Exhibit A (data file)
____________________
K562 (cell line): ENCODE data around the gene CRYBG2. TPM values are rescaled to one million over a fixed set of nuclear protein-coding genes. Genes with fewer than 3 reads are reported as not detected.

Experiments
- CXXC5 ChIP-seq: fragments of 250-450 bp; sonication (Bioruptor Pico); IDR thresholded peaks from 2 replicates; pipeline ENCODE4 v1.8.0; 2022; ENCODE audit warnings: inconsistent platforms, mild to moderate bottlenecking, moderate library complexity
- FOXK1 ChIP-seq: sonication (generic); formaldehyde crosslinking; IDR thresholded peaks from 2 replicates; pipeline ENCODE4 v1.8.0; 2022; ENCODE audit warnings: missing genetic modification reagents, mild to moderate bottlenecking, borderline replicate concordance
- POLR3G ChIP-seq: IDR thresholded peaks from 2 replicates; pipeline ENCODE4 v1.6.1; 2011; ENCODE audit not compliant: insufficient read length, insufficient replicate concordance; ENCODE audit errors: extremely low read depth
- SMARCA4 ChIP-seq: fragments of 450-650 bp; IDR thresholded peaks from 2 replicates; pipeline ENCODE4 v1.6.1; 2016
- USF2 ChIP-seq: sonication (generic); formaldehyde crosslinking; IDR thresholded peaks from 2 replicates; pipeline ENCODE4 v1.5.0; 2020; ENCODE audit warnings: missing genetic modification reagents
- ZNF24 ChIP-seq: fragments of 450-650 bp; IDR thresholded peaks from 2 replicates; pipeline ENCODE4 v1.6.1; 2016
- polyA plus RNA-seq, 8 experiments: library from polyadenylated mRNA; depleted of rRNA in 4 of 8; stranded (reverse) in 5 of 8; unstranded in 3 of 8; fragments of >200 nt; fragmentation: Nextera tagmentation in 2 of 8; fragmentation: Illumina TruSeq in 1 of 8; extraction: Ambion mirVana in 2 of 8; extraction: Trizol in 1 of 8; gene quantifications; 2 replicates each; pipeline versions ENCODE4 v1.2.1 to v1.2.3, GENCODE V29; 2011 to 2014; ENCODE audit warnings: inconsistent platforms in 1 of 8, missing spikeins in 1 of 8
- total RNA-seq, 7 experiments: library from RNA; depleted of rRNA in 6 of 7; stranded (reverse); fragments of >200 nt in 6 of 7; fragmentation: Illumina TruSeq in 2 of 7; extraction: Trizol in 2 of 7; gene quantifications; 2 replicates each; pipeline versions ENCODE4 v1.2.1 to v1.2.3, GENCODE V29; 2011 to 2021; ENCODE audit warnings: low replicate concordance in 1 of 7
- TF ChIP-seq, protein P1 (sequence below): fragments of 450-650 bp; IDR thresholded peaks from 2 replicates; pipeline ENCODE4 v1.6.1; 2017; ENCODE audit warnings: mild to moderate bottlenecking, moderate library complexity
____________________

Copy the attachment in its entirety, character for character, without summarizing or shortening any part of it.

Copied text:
K562 (cell line): ENCODE data around the gene CRYBG2. TPM values are rescaled to one million over a fixed set of nuclear protein-coding genes. Genes with fewer than 3 reads are reported as not detected.

Experiments
- CXXC5 ChIP-seq: fragments of 250-450 bp; sonication (Bioruptor Pico); IDR thresholded peaks from 2 replicates; pipeline ENCODE4 v1.8.0; 2022; ENCODE audit warnings: inconsistent platforms, mild to moderate bottlenecking, moderate library complexity
- FOXK1 ChIP-seq: sonication (generic); formaldehyde crosslinking; IDR thresholded peaks from 2 replicates; pipeline ENCODE4 v1.8.0; 2022; ENCODE audit warnings: missing genetic modification reagents, mild to moderate bottlenecking, borderline replicate concordance
- POLR3G ChIP-seq: IDR thresholded peaks from 2 replicates; pipeline ENCODE4 v1.6.1; 2011; ENCODE audit not compliant: insufficient read length, insufficient replicate concordance; ENCODE audit errors: extremely low read depth
- SMARCA4 ChIP-seq: fragments of 450-650 bp; IDR thresholded peaks from 2 replicates; pipeline ENCODE4 v1.6.1; 2016
- USF2 ChIP-seq: sonication (generic); formaldehyde crosslinking; IDR thresholded peaks from 2 replicates; pipeline ENCODE4 v1.5.0; 2020; ENCODE audit warnings: missing genetic modification reagents
- ZNF24 ChIP-seq: fragments of 450-650 bp; IDR thresholded peaks from 2 replicates; pipeline ENCODE4 v1.6.1; 2016
- polyA plus RNA-seq, 8 experiments: library from polyadenylated mRNA; depleted of rRNA in 4 of 8; stranded (reverse) in 5 of 8; unstranded in 3 of 8; fragments of >200 nt; fragmentation: Nextera tagmentation in 2 of 8; fragmentation: Illumina TruSeq in 1 of 8; extraction: Ambion mirVana in 2 of 8; extraction: Trizol in 1 of 8; gene quantifications; 2 replicates each; pipeline versions ENCODE4 v1.2.1 to v1.2.3, GENCODE V29; 2011 to 2014; ENCODE audit warnings: inconsistent platforms in 1 of 8, missing spikeins in 1 of 8
- total RNA-seq, 7 experiments: library from RNA; depleted of rRNA in 6 of 7; stranded (reverse); fragments of >200 nt in 6 of 7; fragmentation: Illumina TruSeq in 2 of 7; extraction: Trizol in 2 of 7; gene quantifications; 2 replicates each; pipeline versions ENCODE4 v1.2.1 to v1.2.3, GENCODE V29; 2011 to 2021; ENCODE audit warnings: low replicate concordance in 1 of 7
- TF ChIP-seq, protein P1 (sequence below): fragments of 450-650 bp; IDR thresholded peaks from 2 replicates; pipeline ENCODE4 v1.6.1; 2017; ENCODE audit warnings: mild to moderate bottlenecking, moderate library complexity